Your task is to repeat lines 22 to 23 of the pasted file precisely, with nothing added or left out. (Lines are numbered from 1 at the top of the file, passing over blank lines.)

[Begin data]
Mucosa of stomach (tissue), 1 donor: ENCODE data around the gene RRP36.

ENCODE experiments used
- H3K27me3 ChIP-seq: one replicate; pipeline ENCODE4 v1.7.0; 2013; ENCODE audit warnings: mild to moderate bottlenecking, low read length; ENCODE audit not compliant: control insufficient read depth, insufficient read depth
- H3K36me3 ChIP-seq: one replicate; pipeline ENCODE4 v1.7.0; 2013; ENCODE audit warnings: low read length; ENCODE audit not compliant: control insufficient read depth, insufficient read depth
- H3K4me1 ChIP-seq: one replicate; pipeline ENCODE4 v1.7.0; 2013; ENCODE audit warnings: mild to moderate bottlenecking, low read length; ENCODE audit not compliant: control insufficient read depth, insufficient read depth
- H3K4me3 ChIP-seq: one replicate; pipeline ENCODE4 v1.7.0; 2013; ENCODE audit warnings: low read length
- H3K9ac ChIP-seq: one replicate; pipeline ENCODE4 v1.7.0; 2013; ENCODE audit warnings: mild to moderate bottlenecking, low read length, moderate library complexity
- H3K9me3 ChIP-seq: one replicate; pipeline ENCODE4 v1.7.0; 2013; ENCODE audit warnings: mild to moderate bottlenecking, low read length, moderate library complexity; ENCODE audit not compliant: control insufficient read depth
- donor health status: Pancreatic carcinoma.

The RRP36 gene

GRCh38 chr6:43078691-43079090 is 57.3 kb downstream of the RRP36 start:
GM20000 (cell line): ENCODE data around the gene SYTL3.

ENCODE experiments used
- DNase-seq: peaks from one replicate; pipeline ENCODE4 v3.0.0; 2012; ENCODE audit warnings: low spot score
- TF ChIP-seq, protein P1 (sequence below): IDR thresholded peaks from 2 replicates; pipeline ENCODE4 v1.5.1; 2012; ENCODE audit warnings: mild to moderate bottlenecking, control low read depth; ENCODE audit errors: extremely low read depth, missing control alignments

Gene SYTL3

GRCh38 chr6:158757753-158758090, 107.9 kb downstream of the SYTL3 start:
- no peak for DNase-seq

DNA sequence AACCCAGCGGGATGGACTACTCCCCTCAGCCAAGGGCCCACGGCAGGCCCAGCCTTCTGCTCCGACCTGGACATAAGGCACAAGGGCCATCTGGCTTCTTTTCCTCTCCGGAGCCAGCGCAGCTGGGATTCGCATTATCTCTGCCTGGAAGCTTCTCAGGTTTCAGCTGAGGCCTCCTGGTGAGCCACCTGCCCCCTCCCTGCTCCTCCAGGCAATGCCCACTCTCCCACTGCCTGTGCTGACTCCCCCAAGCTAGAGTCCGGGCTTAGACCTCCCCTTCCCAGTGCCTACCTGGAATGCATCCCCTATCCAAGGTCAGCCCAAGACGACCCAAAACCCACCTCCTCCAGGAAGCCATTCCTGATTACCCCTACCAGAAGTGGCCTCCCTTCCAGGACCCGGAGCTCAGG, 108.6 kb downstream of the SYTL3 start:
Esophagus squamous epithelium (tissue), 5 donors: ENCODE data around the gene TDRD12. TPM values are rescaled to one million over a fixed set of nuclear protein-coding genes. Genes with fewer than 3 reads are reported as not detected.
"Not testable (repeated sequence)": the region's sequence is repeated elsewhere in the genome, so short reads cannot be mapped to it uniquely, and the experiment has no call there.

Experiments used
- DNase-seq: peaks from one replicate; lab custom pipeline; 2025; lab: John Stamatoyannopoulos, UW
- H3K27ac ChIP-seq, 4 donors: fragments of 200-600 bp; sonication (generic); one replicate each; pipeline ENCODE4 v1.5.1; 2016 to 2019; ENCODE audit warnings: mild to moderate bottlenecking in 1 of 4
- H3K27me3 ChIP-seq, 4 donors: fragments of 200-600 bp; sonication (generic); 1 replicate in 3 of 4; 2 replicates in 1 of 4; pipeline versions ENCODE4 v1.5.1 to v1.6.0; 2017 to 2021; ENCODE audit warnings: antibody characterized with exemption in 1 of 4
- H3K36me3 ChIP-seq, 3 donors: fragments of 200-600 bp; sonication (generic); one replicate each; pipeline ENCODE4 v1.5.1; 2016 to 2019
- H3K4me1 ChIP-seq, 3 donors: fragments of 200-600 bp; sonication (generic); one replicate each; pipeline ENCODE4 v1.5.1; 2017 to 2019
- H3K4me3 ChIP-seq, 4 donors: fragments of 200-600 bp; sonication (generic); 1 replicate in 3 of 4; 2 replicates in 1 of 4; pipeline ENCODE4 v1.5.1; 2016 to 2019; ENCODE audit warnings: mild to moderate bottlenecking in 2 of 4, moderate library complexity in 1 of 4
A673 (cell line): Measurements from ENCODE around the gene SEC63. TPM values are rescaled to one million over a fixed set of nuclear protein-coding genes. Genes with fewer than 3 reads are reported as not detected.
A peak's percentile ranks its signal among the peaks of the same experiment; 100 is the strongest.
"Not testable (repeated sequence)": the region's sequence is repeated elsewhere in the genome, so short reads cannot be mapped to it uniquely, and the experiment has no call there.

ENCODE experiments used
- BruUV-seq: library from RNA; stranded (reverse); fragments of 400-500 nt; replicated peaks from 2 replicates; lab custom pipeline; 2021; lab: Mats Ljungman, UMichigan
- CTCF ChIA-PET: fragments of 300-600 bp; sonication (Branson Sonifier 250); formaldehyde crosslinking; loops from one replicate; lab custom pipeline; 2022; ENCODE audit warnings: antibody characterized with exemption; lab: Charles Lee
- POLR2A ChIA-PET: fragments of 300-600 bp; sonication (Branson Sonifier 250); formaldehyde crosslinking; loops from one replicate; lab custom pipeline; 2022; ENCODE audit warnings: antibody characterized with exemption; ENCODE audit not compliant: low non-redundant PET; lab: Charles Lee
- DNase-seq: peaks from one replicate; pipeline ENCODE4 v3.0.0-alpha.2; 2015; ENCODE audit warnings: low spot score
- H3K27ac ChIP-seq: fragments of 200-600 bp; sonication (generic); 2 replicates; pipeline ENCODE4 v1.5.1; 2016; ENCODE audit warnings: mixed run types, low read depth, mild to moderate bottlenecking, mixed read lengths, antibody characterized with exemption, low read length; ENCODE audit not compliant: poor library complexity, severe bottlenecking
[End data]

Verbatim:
Experiments used
- DNase-seq: peaks from one replicate; lab custom pipeline; 2025; lab: John Stamatoyannopoulos, UW